OK, I’ve done a second Chinese recipe, and I have to tell you, this is fun. Maybe it’s just because it’s a novelty for me, but I’m really enjoying using techniques like stir-frying and shaping dumplings. It’s just a good time in the kitchen for me.
Last night we made siu mai (or shu mai), a steamed dumpling that’s become quite popular in the US. You can get it at most Japanese restaurants (it’s not as common in American Chinese restaurants, though its origins are Chinese) or frozen at Trader Joe’s. This is another recipe from the Eileen Yin-Fei Lo book.
Well, I say last night, but it was a two-day process. It’s not difficult, but the meat needs to marinate overnight. For the meat mixture, you are mixing diced shrimp (peeled and deveined, please!), ground pork and diced shiitake mushroom caps. The marinade is a mixture of peanut butter, dark mushroom soy sauce (Best! Condiment! Ever!), sesame oil, Chinese cooking wine, rice wine vinegar, sugar, pepper, salt, and cornstarch. It’s supposed to have an even consistency, but mine was pretty lumpy so I took it for a quick spin in the Cuisinart. I put it in a covered bowl and let it sit overnight in the fridge.
The next day is the fun part: shaping the dumplings. Lo gives instructions for the dough, but she also advocates buying fresh dumpling wrappers if available, so I picked some up at the Chinese supermarket. I suspect that the wrappers I bought may be a bit bigger than what she was going for, though, since the recipe says it makes 36 dumplings and I got 16. My siu mai looked exactly like the pictures in the book, only bigger. Eh, what are you gonna do?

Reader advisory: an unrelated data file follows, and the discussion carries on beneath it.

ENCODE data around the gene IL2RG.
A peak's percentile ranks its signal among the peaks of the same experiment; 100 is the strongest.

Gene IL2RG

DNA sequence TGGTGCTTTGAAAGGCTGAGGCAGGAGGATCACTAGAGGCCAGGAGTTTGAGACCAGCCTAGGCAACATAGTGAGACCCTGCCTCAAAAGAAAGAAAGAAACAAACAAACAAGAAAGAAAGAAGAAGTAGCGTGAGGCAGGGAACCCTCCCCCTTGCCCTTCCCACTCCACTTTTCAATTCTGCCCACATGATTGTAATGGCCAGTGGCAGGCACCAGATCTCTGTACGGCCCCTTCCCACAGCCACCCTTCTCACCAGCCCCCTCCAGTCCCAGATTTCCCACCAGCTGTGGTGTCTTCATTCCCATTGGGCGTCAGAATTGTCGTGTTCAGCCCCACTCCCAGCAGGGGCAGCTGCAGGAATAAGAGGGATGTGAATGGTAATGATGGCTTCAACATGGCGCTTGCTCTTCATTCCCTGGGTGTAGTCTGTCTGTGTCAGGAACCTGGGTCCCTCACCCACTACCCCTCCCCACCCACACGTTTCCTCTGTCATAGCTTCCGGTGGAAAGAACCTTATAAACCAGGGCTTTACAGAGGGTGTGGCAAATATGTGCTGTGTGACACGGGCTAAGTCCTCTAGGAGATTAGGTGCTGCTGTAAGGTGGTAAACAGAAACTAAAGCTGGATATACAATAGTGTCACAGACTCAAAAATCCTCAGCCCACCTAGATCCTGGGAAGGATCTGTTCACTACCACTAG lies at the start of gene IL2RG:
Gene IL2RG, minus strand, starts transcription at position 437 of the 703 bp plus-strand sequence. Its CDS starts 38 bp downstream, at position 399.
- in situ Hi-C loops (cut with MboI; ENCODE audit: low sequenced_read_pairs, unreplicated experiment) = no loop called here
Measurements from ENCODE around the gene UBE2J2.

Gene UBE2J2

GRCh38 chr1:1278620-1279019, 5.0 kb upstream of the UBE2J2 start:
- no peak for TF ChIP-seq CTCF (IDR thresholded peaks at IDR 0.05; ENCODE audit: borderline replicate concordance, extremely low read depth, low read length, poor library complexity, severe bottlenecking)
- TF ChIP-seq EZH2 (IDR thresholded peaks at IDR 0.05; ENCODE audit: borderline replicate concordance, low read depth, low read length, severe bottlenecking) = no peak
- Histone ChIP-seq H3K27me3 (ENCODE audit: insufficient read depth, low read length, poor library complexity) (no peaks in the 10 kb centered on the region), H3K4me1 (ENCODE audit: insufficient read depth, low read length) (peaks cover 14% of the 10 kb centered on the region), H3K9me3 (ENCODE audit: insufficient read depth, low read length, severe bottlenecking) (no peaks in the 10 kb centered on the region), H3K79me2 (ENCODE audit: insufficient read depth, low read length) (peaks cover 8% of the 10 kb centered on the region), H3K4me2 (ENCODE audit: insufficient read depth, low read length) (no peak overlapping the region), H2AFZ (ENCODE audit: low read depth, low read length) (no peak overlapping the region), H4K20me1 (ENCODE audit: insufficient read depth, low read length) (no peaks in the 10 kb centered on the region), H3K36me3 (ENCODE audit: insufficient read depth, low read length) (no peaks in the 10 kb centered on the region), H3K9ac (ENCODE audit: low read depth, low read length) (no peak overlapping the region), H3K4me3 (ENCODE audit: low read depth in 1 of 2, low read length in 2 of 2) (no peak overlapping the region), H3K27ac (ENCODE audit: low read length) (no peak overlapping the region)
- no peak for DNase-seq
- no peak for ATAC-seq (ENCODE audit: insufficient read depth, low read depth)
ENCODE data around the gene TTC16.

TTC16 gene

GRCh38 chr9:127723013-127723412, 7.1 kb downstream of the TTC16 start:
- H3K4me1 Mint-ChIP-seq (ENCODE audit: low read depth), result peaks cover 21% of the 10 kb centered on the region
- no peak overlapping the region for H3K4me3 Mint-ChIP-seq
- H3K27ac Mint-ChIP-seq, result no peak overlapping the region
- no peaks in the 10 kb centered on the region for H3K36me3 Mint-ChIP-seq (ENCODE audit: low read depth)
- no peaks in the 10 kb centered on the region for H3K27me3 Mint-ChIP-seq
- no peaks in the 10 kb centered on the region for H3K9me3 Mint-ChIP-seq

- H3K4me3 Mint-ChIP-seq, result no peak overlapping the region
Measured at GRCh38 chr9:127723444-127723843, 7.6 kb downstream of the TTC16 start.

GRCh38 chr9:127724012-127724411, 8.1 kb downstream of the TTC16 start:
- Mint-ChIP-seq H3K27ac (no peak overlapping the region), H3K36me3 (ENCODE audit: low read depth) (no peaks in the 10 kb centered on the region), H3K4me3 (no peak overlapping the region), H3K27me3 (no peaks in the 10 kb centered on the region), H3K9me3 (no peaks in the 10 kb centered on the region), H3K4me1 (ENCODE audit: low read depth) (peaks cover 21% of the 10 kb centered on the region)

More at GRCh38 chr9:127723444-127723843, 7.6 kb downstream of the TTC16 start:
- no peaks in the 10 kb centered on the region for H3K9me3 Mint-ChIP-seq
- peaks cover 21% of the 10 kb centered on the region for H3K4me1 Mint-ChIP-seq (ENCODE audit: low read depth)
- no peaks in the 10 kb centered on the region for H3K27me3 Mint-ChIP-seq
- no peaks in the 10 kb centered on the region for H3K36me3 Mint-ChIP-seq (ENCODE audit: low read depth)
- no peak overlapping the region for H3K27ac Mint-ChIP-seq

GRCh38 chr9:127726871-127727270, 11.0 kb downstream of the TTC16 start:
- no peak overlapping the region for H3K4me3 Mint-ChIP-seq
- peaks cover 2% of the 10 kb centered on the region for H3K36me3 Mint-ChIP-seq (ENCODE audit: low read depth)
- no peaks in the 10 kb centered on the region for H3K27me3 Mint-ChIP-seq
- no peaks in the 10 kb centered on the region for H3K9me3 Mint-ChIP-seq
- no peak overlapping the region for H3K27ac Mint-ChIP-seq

So, shaping the dumplings. The dumpling wrapper is a thin, circular piece of dough. Take that into your left hand, and with the right scoop out a good bit of meat filling– three or four tablespoons, I’d say. Smooth it onto the wrapper, and then use your fingers to fold and shape it. You’re creating a little basket shape that’s open on top, and you want to flatten the filling on top so it all cooks evenly. I used a cookie sheet to hold them while I was making them, and tapped the bottom on the cookie sheet so it was flat and stood up on its own.
Next, steaming time! The recipe calls for 7 minutes in the steamer, but since they were big we did 10 minutes. We steamed four at a time and they came out perfectly done and fragrant. We put some dark mushroom soy sauce on them and oh my god, were they delicious. The mushroom flavor was dominant, but shrimp and sesame were prominent too. When they start to cool down, the dough starts to toughen a bit, so these are best eaten piping hot.
The great thing about these is that they freeze really well. Once we’d eaten our fill, we let them cool and then froze them for about two hours on a cookie sheet, just enough to let them solidify. Then we wrapped them up, put them in a ziploc bag and put them in the freezer for a rainy day! Lo says they’ll last for about two months, and to heat them up you just need to steam them for 3-5 minutes.
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